Until recently, Pulpit Rock on its small nine-acre field had only tthree owners: the Demerest, Pelton and Pennings families. They took their stewardship seriously.
Under the protection of these three historic farming families, it remained completely intact and unspoiled and they gave residents and visitors full access to it.
When she sold the property, Johanna Pennings made sure to put in a deed restriction to permanently prevent Pulpit Rock from being removed or moved.
It was first known to be identified as “Pulpit Rock” on the 1859 map of Orange and Rockland County. It again appears on the 1863 Farm Map of Orange County. It is also noted with the name “Pulpit Rock” in Henry Pelton’s memoirs of Warwick as it was in 1805.
The early references with this name may suggest some knowledge by the first settlers of a spiritual importance that the rock held to the native inhabitants who preceded them.
It is not the rock alone that makes it a wonder of nature and a place to visit, but also its views and solitary nature. It was used for Easter morning sunrise services by Ezra Terry Sanford in the 1920s, for picnics and destination walks by day trippers that first came up on the railway in the 1860s.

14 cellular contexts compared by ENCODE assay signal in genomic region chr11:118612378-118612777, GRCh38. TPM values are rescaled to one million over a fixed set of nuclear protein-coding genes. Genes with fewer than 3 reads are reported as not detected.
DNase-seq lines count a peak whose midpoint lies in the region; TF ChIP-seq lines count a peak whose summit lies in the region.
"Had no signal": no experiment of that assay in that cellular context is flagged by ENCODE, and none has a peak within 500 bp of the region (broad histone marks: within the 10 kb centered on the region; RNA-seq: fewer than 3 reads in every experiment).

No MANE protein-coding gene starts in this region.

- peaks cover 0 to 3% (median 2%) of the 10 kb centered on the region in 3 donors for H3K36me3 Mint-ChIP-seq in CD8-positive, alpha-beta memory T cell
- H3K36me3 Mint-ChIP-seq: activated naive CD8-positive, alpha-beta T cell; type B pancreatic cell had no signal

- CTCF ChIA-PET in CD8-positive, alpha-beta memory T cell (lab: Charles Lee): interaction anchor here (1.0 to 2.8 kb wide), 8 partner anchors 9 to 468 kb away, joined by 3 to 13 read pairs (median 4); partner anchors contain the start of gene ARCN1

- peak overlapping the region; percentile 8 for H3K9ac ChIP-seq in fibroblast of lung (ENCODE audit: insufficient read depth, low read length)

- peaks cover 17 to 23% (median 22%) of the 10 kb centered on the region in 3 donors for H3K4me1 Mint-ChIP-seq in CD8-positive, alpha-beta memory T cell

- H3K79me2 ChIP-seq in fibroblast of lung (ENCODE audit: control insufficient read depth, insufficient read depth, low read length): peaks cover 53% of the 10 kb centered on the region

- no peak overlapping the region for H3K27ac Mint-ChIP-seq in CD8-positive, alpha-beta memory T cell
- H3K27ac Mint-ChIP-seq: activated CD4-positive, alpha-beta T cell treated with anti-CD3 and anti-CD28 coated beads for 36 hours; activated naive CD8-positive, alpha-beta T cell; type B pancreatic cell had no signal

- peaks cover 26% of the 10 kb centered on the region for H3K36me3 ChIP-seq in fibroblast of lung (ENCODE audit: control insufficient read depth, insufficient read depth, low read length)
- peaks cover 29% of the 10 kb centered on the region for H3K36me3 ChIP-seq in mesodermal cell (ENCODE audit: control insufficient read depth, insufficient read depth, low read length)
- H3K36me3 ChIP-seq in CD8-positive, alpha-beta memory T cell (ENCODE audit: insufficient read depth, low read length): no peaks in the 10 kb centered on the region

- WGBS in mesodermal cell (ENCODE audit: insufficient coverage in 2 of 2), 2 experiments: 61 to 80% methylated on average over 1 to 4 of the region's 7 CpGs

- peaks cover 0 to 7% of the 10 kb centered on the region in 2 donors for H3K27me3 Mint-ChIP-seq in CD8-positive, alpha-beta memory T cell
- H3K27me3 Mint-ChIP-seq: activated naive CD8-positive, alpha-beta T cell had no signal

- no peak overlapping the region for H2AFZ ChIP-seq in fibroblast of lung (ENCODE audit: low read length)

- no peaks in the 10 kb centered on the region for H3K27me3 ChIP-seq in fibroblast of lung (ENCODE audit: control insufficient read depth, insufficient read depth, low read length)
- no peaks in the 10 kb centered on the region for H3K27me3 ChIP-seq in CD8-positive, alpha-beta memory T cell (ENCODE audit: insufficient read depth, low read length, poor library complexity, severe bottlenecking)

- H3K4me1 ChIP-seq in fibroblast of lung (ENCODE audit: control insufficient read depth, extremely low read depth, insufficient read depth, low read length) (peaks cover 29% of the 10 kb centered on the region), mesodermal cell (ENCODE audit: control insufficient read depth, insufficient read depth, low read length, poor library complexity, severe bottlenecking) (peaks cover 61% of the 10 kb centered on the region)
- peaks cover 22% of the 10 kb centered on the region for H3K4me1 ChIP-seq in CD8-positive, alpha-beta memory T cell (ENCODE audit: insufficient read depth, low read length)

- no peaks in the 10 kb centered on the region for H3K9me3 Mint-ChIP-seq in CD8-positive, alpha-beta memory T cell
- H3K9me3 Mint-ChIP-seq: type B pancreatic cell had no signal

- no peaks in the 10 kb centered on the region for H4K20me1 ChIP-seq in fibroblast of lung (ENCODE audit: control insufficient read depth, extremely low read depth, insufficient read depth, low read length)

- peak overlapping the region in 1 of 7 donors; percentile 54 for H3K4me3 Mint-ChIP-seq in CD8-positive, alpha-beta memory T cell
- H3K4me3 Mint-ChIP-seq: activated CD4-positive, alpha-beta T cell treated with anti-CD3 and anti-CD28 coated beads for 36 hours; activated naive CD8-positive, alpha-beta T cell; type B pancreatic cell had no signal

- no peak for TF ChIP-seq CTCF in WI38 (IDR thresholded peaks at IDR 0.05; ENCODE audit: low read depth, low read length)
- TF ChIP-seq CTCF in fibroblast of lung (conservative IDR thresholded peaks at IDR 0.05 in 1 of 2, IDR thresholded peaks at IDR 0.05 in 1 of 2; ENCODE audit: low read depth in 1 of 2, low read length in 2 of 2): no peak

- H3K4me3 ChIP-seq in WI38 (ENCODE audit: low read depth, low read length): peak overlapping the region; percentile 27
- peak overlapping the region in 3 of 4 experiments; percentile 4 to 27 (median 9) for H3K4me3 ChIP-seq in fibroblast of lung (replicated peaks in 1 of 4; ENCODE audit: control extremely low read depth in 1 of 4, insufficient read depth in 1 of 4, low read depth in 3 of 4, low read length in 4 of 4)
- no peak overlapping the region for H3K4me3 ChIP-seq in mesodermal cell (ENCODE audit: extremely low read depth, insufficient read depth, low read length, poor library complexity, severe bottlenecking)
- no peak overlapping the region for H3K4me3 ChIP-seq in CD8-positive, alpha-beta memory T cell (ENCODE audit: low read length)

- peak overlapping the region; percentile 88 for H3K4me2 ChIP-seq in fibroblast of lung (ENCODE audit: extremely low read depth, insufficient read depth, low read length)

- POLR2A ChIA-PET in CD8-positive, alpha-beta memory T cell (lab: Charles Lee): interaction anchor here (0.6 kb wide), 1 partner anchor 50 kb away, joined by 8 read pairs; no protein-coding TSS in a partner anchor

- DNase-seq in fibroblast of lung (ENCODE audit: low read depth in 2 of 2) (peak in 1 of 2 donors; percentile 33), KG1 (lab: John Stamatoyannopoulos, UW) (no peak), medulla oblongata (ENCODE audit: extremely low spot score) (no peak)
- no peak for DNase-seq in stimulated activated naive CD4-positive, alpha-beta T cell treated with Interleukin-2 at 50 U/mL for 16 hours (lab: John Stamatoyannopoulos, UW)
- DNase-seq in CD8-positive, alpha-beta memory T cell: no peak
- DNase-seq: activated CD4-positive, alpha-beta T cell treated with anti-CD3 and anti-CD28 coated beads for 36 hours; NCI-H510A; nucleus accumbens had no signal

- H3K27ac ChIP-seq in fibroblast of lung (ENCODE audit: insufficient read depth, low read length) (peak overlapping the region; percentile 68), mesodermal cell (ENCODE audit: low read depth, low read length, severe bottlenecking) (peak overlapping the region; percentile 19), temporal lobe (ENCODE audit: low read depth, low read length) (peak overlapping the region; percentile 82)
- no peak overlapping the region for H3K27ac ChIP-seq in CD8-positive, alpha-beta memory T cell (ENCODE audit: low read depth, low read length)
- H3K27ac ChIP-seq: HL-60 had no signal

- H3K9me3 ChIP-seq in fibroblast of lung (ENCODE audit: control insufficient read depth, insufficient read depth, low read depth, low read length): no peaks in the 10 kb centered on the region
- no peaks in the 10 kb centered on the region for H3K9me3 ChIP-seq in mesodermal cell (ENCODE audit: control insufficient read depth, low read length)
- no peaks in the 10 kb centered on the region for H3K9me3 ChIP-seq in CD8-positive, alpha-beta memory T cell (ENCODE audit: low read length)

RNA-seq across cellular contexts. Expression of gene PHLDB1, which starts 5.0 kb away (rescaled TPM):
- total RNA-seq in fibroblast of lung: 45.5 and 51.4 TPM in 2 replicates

A Victorian era photographer captured it on a stereoscopic image, which is now in the photo collection of the New York Public Library. In the early 20th century, other photographers captured images on souvenir postcards for sale to tourists who visited Pulpit Rock.
More recently, it has been on the covers of the Warwick Telephone Directory and the Chamber of Commerce. All of this is richly documented in the archives of the Warwick Historical Society.
Over the years, Pulpit Rock has become part of our shared environmental and cultural heritage.
Now the site is covered with Do Not Trespass signs and the owner patrols it daily with his two Rottweiler dogs. He has put up a camera and should you simply step near the land the police are called to chase you off. He paid only $200,000 for the site and swore at the signing that he was only going to build one house on it.
Now he is asking for a special use permit for a 120-bed hotel complex. The proposed buildings would wrap around Pulpit Rock and a swimming pool would be built at its base. The open views will be gone forever.
There is hardly a citizen in Warwick that would not prefer him to build the hotel in a different location.